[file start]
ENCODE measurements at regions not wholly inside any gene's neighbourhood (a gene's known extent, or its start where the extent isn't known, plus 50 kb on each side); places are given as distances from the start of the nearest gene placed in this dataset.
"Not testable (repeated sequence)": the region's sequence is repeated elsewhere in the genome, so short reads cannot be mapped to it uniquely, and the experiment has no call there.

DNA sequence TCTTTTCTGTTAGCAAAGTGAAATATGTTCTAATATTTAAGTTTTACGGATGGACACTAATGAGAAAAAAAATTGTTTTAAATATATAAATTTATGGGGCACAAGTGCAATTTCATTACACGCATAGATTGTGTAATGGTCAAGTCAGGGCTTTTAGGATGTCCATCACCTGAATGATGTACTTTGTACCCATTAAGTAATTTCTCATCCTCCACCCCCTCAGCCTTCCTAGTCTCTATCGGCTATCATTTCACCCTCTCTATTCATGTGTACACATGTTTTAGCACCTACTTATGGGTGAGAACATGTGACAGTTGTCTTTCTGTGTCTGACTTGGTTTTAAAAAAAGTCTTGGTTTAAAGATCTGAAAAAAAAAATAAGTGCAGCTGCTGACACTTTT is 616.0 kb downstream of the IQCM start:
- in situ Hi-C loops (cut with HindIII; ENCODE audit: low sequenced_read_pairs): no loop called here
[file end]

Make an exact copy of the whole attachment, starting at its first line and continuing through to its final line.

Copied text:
ENCODE measurements at regions not wholly inside any gene's neighbourhood (a gene's known extent, or its start where the extent isn't known, plus 50 kb on each side); places are given as distances from the start of the nearest gene placed in this dataset.
"Not testable (repeated sequence)": the region's sequence is repeated elsewhere in the genome, so short reads cannot be mapped to it uniquely, and the experiment has no call there.

DNA sequence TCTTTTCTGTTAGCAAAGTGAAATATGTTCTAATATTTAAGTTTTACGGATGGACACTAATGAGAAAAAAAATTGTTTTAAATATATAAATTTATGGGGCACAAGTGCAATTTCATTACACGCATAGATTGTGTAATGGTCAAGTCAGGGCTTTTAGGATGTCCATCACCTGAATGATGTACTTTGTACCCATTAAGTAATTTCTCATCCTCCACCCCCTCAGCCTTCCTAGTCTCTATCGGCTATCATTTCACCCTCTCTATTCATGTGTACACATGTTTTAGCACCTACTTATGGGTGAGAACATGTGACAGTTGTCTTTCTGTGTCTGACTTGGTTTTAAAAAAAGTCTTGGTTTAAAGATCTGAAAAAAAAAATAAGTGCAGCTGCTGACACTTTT is 616.0 kb downstream of the IQCM start:
- in situ Hi-C loops (cut with HindIII; ENCODE audit: low sequenced_read_pairs): no loop called here